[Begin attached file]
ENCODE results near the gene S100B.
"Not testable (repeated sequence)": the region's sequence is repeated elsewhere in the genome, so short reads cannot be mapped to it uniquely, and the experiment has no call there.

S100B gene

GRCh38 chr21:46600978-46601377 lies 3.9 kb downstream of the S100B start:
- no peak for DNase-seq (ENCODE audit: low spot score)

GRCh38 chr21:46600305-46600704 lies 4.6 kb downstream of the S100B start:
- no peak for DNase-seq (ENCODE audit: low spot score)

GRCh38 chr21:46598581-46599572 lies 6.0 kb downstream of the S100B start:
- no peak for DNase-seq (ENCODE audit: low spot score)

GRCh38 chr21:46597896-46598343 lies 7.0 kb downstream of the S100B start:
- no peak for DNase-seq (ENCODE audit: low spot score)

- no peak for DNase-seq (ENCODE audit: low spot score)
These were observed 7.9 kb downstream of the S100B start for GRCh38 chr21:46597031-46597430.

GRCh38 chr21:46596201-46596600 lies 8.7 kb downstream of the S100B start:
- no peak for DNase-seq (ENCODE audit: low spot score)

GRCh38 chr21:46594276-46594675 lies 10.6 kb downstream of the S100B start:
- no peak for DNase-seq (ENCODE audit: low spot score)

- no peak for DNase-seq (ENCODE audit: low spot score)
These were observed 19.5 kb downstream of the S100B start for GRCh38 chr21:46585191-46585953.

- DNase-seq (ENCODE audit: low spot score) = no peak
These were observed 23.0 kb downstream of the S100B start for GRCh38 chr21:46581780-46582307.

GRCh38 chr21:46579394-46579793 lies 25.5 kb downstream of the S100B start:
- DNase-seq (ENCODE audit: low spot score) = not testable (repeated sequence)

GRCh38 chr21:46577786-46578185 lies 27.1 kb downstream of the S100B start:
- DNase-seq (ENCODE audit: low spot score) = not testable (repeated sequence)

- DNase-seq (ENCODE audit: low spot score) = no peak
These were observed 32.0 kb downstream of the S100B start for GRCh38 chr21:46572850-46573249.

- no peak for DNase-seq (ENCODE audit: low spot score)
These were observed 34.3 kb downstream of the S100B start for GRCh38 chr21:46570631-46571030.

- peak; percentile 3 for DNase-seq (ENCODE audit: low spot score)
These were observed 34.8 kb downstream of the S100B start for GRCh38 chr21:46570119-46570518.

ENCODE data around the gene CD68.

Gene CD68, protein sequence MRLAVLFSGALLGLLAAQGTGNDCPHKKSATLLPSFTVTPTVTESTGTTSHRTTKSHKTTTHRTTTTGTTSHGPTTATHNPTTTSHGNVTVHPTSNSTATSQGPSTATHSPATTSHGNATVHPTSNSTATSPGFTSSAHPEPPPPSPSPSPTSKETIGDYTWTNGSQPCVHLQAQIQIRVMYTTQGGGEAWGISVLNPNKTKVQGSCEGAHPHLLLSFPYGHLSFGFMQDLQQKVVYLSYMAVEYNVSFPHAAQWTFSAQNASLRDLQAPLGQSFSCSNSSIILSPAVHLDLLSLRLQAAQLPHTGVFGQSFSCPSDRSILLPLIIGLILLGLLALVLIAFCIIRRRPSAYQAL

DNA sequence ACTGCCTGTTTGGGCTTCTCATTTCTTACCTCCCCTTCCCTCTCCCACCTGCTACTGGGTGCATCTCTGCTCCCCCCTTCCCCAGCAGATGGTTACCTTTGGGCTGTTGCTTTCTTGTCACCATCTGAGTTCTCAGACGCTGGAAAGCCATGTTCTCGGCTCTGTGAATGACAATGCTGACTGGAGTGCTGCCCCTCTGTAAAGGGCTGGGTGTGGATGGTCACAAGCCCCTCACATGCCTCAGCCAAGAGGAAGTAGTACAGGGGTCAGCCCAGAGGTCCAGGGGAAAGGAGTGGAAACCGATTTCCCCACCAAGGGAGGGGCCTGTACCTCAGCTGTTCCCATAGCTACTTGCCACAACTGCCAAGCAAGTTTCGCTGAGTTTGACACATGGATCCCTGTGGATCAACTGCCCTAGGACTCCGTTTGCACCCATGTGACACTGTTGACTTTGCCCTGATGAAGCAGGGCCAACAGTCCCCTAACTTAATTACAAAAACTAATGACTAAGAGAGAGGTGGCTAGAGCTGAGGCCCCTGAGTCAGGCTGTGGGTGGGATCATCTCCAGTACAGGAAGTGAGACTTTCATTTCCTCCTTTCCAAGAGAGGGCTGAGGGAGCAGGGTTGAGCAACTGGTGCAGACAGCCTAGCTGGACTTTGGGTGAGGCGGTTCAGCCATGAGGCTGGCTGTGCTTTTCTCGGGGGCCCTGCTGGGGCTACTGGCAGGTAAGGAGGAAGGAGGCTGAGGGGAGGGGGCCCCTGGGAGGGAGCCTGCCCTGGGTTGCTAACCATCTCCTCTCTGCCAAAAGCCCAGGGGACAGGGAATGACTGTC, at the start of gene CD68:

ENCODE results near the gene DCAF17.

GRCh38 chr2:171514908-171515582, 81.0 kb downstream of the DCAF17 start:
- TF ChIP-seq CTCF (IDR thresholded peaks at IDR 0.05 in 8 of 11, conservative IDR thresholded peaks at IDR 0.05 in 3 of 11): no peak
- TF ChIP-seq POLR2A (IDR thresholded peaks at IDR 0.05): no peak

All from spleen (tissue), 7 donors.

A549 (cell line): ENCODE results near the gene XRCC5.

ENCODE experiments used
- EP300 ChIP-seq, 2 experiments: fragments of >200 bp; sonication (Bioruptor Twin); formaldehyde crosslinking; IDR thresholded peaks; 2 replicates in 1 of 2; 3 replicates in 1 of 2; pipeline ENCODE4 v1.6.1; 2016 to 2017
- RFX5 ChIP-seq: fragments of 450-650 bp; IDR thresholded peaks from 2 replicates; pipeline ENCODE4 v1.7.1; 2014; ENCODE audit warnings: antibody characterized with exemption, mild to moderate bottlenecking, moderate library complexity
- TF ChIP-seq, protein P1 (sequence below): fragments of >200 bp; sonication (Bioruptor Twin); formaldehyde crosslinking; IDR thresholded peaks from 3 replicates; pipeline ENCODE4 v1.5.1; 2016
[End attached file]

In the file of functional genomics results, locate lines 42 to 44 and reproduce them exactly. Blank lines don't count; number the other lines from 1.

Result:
- EP300 ChIP-seq, 2 experiments: fragments of >200 bp; sonication (Bioruptor Twin); formaldehyde crosslinking; IDR thresholded peaks; 2 replicates in 1 of 2; 3 replicates in 1 of 2; pipeline ENCODE4 v1.6.1; 2016 to 2017
- RFX5 ChIP-seq: fragments of 450-650 bp; IDR thresholded peaks from 2 replicates; pipeline ENCODE4 v1.7.1; 2014; ENCODE audit warnings: antibody characterized with exemption, mild to moderate bottlenecking, moderate library complexity
- TF ChIP-seq, protein P1 (sequence below): fragments of >200 bp; sonication (Bioruptor Twin); formaldehyde crosslinking; IDR thresholded peaks from 3 replicates; pipeline ENCODE4 v1.5.1; 2016